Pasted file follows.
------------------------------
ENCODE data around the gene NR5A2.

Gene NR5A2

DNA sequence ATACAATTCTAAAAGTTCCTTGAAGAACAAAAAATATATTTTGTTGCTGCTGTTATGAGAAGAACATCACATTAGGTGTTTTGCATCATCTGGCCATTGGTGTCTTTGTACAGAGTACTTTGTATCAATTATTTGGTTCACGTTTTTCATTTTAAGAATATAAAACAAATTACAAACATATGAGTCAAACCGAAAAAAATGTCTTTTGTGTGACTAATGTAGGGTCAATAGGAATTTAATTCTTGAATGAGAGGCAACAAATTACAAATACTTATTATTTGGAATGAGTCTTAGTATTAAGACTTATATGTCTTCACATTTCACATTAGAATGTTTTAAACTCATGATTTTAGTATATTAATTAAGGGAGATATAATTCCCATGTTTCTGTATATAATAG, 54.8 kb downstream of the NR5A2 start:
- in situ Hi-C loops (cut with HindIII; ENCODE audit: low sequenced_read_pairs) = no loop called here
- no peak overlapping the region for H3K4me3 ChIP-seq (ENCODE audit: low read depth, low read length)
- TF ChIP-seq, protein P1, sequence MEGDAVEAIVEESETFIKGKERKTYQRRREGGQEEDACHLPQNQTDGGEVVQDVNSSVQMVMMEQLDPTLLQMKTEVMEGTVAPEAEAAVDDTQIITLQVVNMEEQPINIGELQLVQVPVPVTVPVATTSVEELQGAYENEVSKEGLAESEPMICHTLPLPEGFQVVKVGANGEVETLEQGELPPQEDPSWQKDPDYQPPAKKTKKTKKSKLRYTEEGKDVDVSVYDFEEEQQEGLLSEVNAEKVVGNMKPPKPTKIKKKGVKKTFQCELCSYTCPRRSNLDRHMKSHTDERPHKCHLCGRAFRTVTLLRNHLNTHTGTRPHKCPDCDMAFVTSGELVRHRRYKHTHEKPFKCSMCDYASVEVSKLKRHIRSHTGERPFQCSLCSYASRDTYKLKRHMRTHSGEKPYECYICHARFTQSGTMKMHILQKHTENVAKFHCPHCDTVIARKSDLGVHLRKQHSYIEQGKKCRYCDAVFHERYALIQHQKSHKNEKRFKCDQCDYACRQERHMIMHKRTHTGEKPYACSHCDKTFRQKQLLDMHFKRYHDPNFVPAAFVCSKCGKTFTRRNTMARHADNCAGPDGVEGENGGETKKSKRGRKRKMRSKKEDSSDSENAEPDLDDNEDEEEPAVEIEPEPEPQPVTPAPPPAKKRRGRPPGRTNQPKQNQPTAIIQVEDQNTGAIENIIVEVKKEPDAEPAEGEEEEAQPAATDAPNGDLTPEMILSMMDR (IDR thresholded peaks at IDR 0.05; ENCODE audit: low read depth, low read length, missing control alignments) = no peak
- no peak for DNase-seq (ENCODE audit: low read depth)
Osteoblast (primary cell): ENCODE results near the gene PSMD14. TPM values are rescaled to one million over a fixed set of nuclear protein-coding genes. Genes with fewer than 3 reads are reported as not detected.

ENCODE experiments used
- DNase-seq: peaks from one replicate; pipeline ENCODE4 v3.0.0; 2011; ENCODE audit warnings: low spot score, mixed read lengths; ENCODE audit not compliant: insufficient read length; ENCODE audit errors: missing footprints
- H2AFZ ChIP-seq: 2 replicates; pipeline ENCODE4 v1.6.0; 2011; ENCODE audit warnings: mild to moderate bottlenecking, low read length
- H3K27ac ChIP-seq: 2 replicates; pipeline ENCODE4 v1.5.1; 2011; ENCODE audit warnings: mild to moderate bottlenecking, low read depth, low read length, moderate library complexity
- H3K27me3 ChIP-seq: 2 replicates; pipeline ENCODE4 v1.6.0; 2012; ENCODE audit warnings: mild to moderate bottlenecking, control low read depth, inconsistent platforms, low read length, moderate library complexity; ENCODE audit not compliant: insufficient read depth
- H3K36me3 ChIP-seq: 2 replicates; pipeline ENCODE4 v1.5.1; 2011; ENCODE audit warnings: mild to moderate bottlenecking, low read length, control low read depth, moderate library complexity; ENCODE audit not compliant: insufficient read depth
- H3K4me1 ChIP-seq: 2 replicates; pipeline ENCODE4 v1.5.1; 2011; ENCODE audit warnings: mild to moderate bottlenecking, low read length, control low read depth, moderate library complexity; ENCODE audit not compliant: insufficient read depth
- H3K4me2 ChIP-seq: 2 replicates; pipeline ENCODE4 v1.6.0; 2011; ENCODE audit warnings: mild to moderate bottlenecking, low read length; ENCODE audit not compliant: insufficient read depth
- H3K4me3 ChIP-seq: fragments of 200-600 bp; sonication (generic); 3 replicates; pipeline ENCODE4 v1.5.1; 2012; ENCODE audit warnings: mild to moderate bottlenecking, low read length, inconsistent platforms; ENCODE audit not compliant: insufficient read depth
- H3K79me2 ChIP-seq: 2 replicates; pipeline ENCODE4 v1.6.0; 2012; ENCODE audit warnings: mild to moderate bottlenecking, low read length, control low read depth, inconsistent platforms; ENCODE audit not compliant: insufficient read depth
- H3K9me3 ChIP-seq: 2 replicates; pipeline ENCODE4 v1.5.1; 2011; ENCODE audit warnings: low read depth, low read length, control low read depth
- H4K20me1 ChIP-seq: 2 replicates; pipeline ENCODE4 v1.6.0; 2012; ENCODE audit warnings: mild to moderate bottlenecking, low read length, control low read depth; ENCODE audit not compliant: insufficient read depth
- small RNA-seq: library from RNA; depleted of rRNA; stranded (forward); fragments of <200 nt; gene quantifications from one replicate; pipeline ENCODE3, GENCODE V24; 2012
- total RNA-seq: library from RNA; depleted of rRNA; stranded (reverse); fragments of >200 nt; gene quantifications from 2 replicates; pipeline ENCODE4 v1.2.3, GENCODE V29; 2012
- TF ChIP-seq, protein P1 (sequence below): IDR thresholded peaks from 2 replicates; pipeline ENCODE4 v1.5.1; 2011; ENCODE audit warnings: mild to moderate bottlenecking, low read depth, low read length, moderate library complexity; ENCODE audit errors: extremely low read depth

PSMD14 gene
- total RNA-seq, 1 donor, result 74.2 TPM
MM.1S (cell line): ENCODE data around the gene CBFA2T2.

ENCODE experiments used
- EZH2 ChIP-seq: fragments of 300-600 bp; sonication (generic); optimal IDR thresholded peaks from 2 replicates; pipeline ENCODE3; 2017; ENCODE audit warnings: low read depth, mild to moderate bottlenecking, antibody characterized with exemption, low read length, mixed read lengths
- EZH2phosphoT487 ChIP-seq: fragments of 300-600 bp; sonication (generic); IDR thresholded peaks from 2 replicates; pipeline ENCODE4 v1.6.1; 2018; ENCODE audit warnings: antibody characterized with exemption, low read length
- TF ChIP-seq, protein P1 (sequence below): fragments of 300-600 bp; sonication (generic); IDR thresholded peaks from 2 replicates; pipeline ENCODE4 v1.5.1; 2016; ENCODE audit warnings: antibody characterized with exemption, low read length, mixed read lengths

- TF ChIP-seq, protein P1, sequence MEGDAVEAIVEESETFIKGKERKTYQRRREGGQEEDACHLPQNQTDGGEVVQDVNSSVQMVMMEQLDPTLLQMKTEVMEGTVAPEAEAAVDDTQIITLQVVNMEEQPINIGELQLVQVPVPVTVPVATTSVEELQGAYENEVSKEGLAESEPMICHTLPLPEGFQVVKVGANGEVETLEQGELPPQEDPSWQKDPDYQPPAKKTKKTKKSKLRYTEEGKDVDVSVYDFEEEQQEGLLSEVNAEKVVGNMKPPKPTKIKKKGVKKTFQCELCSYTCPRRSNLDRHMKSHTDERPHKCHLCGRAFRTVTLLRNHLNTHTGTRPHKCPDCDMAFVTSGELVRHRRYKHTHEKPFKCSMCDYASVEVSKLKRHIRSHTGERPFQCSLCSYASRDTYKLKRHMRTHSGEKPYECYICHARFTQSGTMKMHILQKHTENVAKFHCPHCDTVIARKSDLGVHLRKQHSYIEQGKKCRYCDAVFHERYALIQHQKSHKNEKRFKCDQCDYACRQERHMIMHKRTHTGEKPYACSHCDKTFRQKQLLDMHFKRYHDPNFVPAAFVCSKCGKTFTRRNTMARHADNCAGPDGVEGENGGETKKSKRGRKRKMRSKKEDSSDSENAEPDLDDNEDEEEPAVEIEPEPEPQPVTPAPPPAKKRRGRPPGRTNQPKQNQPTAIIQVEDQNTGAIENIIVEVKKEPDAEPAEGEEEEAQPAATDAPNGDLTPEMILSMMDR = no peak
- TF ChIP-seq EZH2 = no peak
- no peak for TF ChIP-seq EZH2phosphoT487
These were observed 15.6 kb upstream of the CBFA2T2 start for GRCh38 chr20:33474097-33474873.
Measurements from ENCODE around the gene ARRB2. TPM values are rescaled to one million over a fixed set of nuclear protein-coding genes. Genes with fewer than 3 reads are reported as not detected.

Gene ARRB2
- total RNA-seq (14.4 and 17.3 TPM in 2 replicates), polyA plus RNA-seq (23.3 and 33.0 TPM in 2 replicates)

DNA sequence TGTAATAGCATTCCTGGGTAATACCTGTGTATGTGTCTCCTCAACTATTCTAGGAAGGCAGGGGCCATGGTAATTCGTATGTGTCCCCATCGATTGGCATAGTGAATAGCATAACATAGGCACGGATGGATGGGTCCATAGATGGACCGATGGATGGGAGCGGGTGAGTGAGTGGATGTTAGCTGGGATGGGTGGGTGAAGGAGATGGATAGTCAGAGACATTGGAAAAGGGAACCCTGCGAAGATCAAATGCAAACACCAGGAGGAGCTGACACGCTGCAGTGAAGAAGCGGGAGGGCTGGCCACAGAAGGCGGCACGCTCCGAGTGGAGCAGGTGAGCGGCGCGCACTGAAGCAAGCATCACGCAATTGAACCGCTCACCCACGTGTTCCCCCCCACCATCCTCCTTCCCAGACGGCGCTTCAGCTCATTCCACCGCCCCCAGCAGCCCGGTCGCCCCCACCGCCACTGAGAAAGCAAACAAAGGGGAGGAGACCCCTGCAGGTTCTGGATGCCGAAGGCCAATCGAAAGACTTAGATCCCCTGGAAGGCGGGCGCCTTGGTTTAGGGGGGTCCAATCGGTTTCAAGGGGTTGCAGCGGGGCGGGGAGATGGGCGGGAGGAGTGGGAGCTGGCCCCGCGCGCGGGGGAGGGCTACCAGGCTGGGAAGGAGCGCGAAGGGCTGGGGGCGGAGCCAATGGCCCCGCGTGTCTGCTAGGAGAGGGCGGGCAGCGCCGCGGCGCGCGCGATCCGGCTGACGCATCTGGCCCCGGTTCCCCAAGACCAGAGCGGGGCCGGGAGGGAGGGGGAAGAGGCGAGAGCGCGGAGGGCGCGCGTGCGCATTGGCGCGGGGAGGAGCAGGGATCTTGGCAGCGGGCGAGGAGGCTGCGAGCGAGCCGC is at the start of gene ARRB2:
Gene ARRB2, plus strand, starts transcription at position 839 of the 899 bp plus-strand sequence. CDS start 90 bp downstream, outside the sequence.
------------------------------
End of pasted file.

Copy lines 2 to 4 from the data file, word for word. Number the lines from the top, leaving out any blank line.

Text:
Gene NR5A2

DNA sequence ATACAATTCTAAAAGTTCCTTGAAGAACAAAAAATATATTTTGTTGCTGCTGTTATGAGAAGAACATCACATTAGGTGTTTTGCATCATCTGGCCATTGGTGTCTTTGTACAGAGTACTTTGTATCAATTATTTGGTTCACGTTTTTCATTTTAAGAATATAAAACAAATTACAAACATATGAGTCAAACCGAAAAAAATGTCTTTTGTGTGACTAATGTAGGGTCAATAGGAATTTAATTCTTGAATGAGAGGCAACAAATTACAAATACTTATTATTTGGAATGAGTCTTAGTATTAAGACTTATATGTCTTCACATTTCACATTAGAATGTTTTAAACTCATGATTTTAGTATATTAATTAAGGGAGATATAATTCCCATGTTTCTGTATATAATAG, 54.8 kb downstream of the NR5A2 start:
- in situ Hi-C loops (cut with HindIII; ENCODE audit: low sequenced_read_pairs) = no loop called here